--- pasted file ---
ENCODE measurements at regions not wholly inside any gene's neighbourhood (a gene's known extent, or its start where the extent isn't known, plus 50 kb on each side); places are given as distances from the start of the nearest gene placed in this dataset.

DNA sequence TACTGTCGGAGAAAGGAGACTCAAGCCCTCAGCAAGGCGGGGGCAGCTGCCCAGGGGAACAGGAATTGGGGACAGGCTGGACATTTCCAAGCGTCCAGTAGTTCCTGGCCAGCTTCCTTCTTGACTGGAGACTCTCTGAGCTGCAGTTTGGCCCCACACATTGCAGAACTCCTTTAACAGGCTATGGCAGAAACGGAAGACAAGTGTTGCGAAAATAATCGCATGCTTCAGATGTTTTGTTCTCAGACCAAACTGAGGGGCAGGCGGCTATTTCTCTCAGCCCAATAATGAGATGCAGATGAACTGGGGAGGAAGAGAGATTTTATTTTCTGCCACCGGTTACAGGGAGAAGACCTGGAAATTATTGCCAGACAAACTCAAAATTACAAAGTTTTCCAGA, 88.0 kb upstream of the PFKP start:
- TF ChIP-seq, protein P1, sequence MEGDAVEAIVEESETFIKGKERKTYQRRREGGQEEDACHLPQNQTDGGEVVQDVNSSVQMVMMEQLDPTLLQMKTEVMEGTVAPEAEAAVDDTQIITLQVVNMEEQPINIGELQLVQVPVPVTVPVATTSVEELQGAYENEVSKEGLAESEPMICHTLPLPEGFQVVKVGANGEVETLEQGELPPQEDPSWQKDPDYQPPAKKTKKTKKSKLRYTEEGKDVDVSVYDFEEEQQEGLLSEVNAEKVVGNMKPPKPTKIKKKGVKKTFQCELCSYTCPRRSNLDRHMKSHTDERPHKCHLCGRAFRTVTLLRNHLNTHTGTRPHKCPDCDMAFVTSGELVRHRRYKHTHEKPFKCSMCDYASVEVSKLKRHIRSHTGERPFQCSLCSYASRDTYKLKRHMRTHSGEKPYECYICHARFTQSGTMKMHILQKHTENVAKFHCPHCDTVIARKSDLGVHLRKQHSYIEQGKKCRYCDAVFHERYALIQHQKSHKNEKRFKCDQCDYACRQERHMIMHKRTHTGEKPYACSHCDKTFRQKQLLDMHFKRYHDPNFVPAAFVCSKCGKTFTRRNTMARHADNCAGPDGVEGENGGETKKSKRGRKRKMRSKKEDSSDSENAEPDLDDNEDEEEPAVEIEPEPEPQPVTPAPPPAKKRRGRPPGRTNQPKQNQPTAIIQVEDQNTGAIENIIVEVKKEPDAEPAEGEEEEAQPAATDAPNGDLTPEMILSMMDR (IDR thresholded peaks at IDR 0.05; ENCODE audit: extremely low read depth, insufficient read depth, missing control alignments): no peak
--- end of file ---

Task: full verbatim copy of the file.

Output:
ENCODE measurements at regions not wholly inside any gene's neighbourhood (a gene's known extent, or its start where the extent isn't known, plus 50 kb on each side); places are given as distances from the start of the nearest gene placed in this dataset.

DNA sequence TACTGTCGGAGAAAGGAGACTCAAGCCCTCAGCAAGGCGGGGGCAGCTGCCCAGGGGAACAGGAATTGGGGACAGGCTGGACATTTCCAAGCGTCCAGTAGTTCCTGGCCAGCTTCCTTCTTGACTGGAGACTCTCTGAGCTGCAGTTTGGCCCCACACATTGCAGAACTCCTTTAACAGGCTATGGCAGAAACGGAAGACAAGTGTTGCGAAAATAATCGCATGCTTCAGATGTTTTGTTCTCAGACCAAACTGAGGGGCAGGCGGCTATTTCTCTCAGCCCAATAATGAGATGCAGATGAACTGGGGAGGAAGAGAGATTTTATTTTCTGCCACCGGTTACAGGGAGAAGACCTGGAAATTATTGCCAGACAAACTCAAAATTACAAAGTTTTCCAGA, 88.0 kb upstream of the PFKP start:
- TF ChIP-seq, protein P1, sequence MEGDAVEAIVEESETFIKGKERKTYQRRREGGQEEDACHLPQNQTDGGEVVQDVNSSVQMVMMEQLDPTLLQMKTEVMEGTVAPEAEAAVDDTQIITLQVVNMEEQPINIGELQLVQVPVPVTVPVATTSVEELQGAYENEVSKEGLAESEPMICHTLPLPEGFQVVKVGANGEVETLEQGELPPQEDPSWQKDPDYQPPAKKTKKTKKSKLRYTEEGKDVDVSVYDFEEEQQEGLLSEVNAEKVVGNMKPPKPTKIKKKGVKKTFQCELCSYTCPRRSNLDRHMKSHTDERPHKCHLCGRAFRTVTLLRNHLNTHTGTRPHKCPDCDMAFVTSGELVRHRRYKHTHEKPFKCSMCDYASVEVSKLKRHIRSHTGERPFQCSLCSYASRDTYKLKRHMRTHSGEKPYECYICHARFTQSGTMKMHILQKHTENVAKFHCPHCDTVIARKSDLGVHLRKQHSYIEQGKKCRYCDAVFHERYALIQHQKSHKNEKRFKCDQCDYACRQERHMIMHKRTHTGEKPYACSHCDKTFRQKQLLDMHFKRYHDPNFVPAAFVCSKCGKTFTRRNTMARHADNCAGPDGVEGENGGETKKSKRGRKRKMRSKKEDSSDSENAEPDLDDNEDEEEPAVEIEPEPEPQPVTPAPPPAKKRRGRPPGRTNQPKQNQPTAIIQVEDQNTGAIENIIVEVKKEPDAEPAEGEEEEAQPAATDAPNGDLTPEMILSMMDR (IDR thresholded peaks at IDR 0.05; ENCODE audit: extremely low read depth, insufficient read depth, missing control alignments): no peak